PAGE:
Posted On May 27, 2014 Personal Injury
You pay your auto insurance premiums in exchange for a promise of coverage. In states with no-fault laws involving accidents, a crucial part of that coverage is personal injury protection, or PIP, the portion of coverage which pays your medical bills if you are hurt. But imagine that you get hurt and that the insurance company to whom you’ve paid thousands of dollars suddenly decides that it knows better than your doctors what tests and treatments you need.
Sometimes, the rationales behind such decisions are as simple as they are absurd. The injury could potentially have another cause other than an automobile accident, even if there is no evidence to support such a theory. If so, the insurance company wouldn’t have to pay for your treatment.
You don’t have to be a lawyer to see the flaws in this line of thinking or to know that you’d need evidence to back up this argument. But why should insurance adjusters let a little thing like logic get in the way of their speculations?
A few months ago, a young woman was hurt in a motor vehicle accident. She went to the emergency room, where doctors examined her injured shoulder and ordered X-rays. Given this seemingly obvious chain of events, you might expect that the insurance company wouldn’t be all that surprised when, later in the course of treatment, doctors recommended an MRI of the same shoulder. Yet much to the frustration of the teenaged victim and her mother, their own insurance company refused to “pre-certify” the test.
By refusing to cover the test, the insurance company held up the injured young woman’s treatment for several days. Photo Credit: Pixabay (public domain).
The mother of the young accident victim called the adjuster to argue for pre-certification. After all, not one but two separate doctors had ordered this test. The need for evaluating the shoulder injury at this stage of treatment was clear. But to an insurance adjuster, no circumstance is quite clear enough. As he was speaking with the victim’s mother, the adjuster had the victim’s entire medical history – from birth until this accident and all of the treatment that resulted from it – in front of him.
The victim’s mother demanded to know why the insurance company was denying treatment to its own policyholder by refusing to pre-certify the MRI.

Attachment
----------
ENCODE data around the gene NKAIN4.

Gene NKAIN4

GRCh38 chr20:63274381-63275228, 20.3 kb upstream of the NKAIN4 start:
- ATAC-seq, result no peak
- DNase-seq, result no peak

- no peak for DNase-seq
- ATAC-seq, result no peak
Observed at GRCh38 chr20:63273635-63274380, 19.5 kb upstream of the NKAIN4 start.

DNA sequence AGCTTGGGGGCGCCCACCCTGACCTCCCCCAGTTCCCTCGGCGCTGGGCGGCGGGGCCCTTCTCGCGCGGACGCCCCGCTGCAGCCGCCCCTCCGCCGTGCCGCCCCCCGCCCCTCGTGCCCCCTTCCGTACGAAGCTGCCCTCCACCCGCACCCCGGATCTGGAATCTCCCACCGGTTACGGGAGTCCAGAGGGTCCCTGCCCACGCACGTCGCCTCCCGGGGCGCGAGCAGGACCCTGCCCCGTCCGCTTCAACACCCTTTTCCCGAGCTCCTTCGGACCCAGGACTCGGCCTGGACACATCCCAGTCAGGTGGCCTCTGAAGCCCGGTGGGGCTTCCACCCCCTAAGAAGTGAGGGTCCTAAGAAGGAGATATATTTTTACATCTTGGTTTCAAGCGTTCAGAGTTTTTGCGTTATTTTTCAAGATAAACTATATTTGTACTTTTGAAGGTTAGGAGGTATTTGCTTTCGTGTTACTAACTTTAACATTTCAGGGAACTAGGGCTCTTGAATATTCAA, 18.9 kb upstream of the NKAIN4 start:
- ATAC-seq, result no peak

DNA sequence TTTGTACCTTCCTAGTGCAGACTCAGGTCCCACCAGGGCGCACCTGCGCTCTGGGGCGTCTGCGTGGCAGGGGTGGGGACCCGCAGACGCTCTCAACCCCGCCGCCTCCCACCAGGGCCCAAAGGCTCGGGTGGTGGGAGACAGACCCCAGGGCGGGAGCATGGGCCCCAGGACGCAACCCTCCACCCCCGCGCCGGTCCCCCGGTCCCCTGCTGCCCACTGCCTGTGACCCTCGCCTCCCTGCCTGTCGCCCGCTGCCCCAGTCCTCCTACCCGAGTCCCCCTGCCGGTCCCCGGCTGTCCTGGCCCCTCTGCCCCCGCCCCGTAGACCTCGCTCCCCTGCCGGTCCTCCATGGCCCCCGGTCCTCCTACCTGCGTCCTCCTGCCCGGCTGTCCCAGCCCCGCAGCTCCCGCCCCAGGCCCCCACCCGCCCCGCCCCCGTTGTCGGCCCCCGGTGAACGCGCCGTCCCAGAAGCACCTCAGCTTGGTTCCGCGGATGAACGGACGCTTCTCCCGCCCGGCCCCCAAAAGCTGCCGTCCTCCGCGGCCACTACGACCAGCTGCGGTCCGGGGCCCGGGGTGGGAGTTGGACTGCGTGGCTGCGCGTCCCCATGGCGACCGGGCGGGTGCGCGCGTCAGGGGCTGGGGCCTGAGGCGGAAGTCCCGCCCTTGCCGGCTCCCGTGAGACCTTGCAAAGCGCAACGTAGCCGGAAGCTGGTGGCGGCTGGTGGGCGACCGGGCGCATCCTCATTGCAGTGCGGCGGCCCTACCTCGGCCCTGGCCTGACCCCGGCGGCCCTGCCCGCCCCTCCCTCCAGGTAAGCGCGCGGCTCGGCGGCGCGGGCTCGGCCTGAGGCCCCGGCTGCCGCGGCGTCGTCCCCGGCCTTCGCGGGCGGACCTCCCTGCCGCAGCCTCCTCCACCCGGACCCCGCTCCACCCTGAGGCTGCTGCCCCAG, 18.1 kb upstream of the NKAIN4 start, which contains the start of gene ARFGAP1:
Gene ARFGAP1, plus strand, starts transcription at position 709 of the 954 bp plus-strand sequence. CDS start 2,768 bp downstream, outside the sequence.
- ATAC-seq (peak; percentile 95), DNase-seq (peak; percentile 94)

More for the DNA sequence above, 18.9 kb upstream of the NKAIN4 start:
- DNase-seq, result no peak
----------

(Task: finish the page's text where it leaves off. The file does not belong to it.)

“How do we know the injury is from the accident and not a softball injury?” the adjuster replied.
To the insurance company, the mere act of having previously played softball meant that the accident victim shouldn’t get medical benefits like the coverage of doctor-recommended tests. Consider that for a second. A company that serves no other purpose besides investigating and paying claims decided, on the basis of no evidence, that past pitching experience was sufficient proof of its bizarre hypothesis that the injury didn’t result from the car accident, even though the victim never complained of the injury until after the collision.
If former softball players can be excluded from receiving medical benefits through their insurance policies, they shouldn’t these individuals be excused from the legal obligation to purchase insurance, too? And why stop at softball – what about football players, runners, and anyone who ever belonged to a fitness center or had to take a gym class in high school? After all, couldn’t all of these activities cause injuries that sufferers might later blame on car accidents, at least according to the insurance company’s argument?
You don’t have to blow up the argument to ridiculous proportions to see how wrong it is. The adjuster in this case literally had the victim’s entire medical history in front of him. He could see that nothing in the victim’s medical records conveyed any past shoulder complaints of any kind, softball-related or otherwise. He also knew that the victim went to the emergency room following the accident and had shoulder X-rays taken at that time. Yet he had committed to this assumption that something other than the accident had caused this injury.
What this insurance adjuster didn’t know was that the mother of this victim worked here, at our personal injury law firm, as a litigation paralegal. He soon found out who he was dealing with, and just as soon, the insurance company was pushing through all pre-certification requests. What had previously taken several days – not to mention arguments – now took just a few hours.
Even though we hear of stories where insurance adjusters give claimants – including their own policyholders – a hard time, we all want to believe that it won’t happen to us. In some way, perhaps everyone just wants to think that an adjuster wouldn’t really deny a legitimate claim. Individually, we know that any claim we personally make is legitimate. Deep down, we expect our claims to be honored, the medical bills to be paid, and those tests and treatments to be pre-certified.
But the insurance industry doesn’t work that way, at least not anymore. Instead of treating claims as legitimate until there appears a reason to think otherwise, these corporations now treat every claim as something they can get out of paying. If a claim isn’t fraudulent, perhaps the company can say that the event isn’t covered, or that someone else is liable, or that the injuries didn’t result from the accident. The list of excuses goes on and on. No one is immune to poor treatment at the hands of a defensive insurance company, even those of us who work in personal injury law. The only way to prevent insurers from taking advantage of you is to know their tricks, know the law, and refuse to back down – or have someone on your side that does.